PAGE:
Teaching math this past week — a job he’s had for nearly 30 years — Jay Bradley found himself recalling Isaac Asimov’s 1951 short story, “The Fun They Had.”
“Margie went into the schoolroom . . . and the mechanical teacher was on and waiting for her,” the passage reads. “The screen was lit up, and it said: ‘Today’s arithmetic lesson is on the addition of proper fractions. Please insert yesterday’s homework in the proper slot.’ Margie did so with a sigh.”
These days, Bradley — who teaches middle school in Fairfax County Public Schools — feels a lot like the “mechanical teacher.” He spends every morning huddled in a spare room in his Northern Virginia home staring at his computer screen. The monitor is filled with small rectangles: Each one depicts an anonymous, identical silhouette.
These, Bradley explained, are his students. Most keep their cameras off.
“Sometimes,” he said, “you feel as if you’re speaking to thin air. Or to no one at all.”
One week into remote schooling, students, parents and teachers throughout Northern Virginia — where all major public school districts are conducting online-only learning — are slowly adjusting to their new, virtual reality. The first week of school-from-a-distance saw no massive technological or privacy failures, according to interviews with more than two dozen educators, parents and students. Just a whole lot of bizarre.
“School is back,” texted one Fairfax parent. “But it seems in a kind of ‘undead’ version.”
There were some hiccups. Just before school launched on Sept. 8, Fairfax, which serves 189,000 students, was hit with a ransomware attack. A group of hackers claimed to have stolen staff information. The incident, now being investigated by the FBI, did not disrupt online lessons for most students and teachers.
Arlington Public Schools struggled with its technology on the first day of learning, leaving many of its 28,000 students unable to log into class using school-issued devices. Schools Superintendent Francisco Durán attributed the problem to officials’ failure to prepare for the high volume of simultaneous log-ins, and the school system resolved the problem — for the most part — by the next day.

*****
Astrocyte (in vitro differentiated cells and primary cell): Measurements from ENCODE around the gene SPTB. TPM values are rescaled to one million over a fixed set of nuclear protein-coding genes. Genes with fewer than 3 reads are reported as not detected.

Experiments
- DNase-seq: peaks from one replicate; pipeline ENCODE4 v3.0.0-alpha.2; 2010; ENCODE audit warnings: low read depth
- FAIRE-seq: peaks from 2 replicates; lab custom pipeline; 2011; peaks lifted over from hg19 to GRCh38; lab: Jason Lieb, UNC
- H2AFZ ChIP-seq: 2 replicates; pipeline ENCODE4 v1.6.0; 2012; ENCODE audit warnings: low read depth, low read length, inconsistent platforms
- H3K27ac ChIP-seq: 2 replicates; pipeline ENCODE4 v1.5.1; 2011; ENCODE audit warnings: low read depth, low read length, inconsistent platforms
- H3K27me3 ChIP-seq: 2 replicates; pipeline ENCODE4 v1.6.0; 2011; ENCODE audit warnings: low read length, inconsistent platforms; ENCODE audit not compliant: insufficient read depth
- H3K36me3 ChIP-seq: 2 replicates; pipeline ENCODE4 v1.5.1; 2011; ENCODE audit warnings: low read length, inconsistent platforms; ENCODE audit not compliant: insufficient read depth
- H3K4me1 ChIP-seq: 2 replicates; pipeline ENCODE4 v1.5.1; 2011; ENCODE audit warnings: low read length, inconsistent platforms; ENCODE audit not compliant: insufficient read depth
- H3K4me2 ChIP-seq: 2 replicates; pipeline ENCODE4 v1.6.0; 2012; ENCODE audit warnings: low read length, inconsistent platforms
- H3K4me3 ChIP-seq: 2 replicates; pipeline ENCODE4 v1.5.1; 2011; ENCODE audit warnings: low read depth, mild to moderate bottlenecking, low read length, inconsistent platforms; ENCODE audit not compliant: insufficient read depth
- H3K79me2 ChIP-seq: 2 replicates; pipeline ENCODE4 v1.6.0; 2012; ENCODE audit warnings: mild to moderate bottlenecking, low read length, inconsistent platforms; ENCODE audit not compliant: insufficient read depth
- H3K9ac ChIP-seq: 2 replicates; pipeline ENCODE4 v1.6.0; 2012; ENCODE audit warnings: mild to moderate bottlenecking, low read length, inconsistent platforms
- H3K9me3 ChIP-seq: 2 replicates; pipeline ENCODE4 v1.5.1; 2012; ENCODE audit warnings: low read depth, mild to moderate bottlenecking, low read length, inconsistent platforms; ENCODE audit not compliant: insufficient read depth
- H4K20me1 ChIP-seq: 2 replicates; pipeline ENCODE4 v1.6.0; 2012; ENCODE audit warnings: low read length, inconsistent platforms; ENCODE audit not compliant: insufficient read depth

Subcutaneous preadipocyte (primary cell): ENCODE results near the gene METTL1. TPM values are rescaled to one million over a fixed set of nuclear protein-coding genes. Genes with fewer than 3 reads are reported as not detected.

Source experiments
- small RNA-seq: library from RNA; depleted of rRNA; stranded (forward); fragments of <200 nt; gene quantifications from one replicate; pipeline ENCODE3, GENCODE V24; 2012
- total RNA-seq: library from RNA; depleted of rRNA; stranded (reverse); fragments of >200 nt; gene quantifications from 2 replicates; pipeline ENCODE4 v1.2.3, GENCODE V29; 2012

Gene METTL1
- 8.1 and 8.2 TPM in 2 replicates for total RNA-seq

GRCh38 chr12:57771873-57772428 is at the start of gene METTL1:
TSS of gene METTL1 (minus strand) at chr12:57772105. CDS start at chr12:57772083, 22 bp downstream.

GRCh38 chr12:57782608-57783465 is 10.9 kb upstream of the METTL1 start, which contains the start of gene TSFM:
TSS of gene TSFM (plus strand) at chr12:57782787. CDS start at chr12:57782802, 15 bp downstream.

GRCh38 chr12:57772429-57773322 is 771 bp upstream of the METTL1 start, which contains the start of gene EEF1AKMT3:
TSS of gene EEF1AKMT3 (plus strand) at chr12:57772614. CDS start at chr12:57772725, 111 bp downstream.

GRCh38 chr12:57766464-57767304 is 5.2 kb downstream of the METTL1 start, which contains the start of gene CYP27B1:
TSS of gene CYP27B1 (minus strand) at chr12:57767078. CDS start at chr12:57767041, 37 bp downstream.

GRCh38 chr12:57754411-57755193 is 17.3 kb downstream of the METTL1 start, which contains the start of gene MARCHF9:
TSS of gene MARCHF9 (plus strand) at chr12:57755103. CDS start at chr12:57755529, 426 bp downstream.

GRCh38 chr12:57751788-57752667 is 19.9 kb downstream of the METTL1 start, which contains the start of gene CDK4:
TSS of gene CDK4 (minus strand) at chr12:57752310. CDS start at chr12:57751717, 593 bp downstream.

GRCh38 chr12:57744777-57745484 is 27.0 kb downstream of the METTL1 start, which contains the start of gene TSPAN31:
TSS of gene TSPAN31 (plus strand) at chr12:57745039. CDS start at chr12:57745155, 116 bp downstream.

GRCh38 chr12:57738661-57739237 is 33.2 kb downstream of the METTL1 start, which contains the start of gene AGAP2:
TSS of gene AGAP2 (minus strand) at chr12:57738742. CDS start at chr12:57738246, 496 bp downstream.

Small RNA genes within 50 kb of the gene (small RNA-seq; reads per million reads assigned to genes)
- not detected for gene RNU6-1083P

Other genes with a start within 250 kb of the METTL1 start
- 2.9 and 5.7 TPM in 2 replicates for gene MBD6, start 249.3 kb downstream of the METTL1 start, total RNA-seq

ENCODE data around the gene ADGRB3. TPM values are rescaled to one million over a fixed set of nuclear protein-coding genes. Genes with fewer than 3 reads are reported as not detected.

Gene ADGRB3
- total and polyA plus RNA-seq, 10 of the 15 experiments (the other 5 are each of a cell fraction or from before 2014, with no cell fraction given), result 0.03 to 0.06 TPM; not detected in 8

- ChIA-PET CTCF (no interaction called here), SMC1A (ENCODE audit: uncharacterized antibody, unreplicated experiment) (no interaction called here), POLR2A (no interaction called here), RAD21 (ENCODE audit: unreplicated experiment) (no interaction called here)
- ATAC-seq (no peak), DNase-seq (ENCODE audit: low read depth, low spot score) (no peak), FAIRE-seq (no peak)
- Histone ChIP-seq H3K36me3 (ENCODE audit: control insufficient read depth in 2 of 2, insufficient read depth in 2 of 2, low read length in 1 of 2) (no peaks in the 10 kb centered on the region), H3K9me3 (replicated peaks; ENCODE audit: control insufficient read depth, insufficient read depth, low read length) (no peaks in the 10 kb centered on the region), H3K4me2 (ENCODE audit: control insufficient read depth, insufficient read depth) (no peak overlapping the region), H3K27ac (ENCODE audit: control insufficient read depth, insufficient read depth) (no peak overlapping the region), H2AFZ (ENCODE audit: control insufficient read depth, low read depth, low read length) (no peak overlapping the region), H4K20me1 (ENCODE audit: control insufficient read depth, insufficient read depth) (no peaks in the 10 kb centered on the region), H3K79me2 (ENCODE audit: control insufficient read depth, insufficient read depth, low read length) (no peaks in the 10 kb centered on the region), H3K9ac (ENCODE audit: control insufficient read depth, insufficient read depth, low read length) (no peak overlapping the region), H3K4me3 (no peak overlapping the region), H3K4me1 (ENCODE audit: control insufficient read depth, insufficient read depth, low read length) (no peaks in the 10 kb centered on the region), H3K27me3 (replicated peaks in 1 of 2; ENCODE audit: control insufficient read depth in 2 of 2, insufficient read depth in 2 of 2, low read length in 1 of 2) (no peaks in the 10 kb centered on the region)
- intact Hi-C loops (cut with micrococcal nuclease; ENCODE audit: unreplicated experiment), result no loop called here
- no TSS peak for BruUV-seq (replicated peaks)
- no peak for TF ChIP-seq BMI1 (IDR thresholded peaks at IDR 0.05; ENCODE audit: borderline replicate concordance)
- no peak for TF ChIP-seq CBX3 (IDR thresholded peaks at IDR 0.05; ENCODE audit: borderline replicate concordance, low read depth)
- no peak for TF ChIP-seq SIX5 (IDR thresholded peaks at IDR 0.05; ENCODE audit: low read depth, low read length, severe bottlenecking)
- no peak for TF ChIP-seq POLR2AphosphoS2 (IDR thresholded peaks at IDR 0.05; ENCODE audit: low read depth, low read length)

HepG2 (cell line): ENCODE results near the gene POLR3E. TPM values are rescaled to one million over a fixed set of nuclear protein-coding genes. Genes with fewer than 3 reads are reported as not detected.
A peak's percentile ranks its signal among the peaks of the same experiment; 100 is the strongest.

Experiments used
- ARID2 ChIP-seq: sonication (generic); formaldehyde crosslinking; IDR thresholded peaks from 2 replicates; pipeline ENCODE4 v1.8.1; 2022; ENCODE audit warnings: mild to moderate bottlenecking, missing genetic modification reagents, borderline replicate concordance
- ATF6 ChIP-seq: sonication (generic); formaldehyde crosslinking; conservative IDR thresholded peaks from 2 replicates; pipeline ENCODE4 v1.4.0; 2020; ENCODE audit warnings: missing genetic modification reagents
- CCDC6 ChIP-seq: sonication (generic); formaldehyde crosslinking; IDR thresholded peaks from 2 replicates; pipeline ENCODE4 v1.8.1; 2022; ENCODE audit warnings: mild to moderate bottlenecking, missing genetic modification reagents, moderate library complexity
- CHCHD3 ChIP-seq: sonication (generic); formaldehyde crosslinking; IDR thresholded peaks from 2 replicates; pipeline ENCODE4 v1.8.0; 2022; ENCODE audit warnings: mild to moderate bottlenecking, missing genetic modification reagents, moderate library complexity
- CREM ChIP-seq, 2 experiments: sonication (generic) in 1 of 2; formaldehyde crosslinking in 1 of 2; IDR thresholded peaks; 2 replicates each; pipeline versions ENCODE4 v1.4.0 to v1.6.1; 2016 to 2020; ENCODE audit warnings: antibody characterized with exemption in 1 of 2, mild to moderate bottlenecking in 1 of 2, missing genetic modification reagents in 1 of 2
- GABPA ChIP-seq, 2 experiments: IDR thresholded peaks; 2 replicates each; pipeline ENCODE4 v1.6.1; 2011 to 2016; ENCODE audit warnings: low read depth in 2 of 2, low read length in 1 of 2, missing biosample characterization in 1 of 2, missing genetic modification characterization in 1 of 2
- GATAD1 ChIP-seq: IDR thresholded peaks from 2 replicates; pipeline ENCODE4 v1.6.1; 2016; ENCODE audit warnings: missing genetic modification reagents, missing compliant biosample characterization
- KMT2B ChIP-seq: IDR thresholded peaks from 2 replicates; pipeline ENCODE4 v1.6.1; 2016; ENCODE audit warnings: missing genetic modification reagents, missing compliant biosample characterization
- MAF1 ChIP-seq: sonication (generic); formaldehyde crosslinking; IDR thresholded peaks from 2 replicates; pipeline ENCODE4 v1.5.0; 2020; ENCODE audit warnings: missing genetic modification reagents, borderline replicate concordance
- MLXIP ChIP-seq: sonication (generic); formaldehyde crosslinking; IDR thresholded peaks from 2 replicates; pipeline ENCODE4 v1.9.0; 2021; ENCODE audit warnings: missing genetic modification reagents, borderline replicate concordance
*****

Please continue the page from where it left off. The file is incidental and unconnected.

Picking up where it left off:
And in Loudoun County Public Schools, which enrolls 83,000, some classrooms saw bad behavior. Spokesman Rob Doolittle said teachers in the school system reported racist or sexually inappropriate acts in 10 classrooms, spanning six different schools. Officials are still exploring the misconduct and determining appropriate punishment, but they are confident that the perpetrators were students.
Still, bigger issues — such as the lack of Internet and devices that kept thousands from learning last spring — did not surface. School officials throughout Northern Virginia worked all summer to ensure that families could get online in the fall. Staffers delivered iPads, Chromebooks and WiFi hotspots; school systems partnered with county governments and service providers to extend Internet to more households.
In interviews, teachers in the districts said they were thrilled to see almost all of their students pop in to every class.
“It’s been incredibly good attendance,” said Fairfax’s Bradley, who said he missed connecting with just two children. “I think the school did a wonderful job chasing students down.”
Danielle Thorne, a high school geometry teacher in Alexandria, said only three of her students have so far failed to show up — out of 75 she is teaching.
“I was nervous about that,” Thorne said. “So I’m happily surprised that the kids are all there, and they’re all doing their work in class and out of class.”
The basics largely taken care of, most are confronting the next key question: Can kids actually learn online?
Abigail Herrada, 16, said she thinks she can — so long as she hides her phone.
Herrada, who attends high school in Arlington, started throwing her iPhone across the room before class began. Then, she began stowing it in another room entirely.